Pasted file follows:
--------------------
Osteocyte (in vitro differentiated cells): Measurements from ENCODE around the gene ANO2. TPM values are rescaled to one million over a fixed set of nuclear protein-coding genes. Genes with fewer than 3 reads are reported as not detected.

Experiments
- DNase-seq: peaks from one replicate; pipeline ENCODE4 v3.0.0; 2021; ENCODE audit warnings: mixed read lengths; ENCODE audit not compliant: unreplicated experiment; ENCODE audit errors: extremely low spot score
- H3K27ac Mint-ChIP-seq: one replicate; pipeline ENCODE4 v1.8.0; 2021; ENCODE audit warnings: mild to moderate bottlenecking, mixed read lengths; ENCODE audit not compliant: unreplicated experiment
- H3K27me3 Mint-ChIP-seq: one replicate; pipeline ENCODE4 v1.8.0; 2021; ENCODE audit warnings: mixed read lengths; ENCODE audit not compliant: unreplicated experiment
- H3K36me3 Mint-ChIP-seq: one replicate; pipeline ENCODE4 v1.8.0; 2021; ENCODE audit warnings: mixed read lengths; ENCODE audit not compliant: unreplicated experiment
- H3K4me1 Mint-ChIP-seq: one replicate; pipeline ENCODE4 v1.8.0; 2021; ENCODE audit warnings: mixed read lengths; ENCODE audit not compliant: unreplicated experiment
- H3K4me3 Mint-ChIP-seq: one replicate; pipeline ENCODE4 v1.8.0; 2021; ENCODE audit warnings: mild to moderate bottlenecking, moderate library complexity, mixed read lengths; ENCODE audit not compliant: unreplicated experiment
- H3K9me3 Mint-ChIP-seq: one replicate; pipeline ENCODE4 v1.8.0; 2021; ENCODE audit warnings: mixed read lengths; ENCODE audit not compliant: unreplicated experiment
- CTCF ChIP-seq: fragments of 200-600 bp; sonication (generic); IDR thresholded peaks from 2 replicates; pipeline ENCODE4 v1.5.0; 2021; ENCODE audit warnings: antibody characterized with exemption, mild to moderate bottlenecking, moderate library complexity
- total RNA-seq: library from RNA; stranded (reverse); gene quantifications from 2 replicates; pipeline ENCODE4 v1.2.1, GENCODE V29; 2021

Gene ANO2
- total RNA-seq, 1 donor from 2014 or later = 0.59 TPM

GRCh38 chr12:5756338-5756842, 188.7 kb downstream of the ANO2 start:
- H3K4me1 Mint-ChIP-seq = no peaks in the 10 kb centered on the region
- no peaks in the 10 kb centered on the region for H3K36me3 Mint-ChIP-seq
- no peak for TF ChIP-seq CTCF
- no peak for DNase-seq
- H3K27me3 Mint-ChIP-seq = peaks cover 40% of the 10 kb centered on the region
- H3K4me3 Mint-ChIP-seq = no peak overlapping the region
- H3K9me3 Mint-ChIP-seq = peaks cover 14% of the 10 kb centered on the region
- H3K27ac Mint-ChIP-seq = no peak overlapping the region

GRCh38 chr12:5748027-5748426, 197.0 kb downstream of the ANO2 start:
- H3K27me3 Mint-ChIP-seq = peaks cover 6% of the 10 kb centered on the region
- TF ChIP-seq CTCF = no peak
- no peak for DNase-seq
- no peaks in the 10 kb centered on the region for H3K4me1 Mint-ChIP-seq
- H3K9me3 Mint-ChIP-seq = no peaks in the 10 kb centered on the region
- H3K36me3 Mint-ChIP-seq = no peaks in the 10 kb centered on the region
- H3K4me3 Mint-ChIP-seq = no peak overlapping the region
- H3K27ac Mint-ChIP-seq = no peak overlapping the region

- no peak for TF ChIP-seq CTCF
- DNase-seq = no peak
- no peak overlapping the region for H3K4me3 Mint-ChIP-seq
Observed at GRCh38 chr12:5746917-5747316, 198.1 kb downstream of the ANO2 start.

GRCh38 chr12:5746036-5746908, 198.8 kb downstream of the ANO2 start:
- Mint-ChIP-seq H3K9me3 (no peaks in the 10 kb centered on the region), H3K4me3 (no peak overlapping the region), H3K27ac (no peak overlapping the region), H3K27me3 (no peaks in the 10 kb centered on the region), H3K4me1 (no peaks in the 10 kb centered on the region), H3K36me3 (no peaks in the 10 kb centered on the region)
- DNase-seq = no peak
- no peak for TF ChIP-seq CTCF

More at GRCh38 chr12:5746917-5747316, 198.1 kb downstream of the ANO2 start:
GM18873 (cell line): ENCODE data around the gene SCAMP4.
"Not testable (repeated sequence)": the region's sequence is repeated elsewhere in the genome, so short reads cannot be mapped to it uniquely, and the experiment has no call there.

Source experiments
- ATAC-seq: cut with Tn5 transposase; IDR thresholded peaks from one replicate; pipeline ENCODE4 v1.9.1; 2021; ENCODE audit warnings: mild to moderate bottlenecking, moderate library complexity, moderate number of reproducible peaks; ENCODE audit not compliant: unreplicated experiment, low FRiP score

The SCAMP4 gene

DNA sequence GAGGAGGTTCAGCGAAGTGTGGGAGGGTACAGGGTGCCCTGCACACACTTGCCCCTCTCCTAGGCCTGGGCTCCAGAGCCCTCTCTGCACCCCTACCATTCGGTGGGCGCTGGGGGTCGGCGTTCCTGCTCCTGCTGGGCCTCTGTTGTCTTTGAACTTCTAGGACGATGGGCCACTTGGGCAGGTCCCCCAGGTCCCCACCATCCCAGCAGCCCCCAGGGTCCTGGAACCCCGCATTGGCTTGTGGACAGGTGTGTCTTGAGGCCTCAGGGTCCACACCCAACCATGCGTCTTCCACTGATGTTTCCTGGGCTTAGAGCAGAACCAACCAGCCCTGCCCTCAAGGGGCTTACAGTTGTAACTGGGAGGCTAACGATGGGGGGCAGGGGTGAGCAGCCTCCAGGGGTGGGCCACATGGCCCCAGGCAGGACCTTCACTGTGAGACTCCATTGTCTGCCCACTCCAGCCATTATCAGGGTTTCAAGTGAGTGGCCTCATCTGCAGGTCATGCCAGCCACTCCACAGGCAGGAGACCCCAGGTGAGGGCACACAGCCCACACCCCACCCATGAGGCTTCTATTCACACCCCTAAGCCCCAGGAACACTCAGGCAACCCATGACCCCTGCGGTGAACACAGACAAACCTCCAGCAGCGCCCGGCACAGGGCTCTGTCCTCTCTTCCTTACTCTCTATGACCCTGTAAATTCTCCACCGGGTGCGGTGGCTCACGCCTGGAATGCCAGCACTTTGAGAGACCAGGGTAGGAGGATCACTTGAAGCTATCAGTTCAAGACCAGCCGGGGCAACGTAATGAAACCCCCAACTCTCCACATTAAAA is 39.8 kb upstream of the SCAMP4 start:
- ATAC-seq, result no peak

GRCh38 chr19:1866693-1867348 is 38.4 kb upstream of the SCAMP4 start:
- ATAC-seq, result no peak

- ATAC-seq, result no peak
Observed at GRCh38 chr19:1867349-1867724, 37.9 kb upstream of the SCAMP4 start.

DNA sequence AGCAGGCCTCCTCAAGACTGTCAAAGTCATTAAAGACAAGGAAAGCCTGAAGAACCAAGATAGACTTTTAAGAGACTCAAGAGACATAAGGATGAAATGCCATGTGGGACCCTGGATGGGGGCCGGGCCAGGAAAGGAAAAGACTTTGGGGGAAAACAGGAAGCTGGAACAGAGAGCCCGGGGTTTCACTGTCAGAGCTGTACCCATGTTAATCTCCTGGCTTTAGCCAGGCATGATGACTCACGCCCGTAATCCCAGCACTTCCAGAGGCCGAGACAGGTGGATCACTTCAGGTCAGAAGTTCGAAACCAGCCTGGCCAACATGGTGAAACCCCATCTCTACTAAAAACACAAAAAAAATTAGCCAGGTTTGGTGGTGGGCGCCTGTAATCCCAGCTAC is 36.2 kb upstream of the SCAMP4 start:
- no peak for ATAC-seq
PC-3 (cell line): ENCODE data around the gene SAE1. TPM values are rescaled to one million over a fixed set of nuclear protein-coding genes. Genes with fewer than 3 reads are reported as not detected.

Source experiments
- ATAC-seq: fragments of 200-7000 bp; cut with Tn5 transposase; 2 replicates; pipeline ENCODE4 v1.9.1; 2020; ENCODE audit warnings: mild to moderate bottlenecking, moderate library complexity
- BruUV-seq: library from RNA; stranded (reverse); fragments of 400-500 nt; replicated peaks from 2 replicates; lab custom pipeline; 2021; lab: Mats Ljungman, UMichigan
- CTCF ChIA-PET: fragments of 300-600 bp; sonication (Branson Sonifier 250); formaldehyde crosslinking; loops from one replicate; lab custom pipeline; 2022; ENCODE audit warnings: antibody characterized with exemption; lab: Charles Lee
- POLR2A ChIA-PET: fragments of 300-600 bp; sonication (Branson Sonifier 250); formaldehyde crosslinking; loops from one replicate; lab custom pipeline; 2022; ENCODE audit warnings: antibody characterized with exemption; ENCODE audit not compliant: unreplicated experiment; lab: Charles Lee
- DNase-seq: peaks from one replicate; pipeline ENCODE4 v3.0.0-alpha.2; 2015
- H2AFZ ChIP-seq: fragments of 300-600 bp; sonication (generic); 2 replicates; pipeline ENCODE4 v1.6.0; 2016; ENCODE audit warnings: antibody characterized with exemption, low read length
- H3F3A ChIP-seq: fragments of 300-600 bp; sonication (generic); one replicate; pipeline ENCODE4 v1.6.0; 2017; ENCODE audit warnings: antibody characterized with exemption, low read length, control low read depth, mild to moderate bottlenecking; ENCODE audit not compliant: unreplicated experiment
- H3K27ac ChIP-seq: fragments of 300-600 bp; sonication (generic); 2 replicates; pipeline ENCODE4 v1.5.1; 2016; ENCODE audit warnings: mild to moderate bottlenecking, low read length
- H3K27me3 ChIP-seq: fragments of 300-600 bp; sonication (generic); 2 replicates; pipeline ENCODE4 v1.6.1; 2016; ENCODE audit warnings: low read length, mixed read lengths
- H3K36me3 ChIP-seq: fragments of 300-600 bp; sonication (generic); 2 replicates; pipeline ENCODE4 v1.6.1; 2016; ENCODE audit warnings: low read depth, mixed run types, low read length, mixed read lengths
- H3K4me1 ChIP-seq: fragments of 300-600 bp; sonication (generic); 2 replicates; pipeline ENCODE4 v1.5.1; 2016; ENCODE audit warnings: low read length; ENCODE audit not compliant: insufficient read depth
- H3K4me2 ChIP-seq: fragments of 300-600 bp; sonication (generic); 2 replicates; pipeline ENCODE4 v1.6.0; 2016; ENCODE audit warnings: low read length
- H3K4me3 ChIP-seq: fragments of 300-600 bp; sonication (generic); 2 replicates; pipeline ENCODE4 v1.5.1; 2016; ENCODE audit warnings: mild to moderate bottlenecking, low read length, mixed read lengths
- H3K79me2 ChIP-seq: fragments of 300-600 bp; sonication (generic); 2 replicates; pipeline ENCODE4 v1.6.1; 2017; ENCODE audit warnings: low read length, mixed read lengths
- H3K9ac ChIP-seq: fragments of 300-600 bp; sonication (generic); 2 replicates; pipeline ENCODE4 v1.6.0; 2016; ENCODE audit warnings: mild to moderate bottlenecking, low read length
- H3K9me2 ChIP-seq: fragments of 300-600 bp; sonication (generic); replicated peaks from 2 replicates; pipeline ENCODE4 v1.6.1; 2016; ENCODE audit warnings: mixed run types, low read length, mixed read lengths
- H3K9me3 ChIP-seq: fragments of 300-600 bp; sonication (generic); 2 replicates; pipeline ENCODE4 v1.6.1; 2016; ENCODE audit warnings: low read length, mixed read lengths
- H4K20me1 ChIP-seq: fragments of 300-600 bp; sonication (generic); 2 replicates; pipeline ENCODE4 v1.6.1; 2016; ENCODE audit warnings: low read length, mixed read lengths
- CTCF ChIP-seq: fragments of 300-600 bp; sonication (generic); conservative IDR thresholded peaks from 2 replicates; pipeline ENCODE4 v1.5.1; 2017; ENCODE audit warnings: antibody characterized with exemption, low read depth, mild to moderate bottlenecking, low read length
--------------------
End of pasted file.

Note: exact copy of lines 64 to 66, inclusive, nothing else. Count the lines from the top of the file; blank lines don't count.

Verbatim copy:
- H3K27me3 ChIP-seq: fragments of 300-600 bp; sonication (generic); 2 replicates; pipeline ENCODE4 v1.6.1; 2016; ENCODE audit warnings: low read length, mixed read lengths
- H3K36me3 ChIP-seq: fragments of 300-600 bp; sonication (generic); 2 replicates; pipeline ENCODE4 v1.6.1; 2016; ENCODE audit warnings: low read depth, mixed run types, low read length, mixed read lengths
- H3K4me1 ChIP-seq: fragments of 300-600 bp; sonication (generic); 2 replicates; pipeline ENCODE4 v1.5.1; 2016; ENCODE audit warnings: low read length; ENCODE audit not compliant: insufficient read depth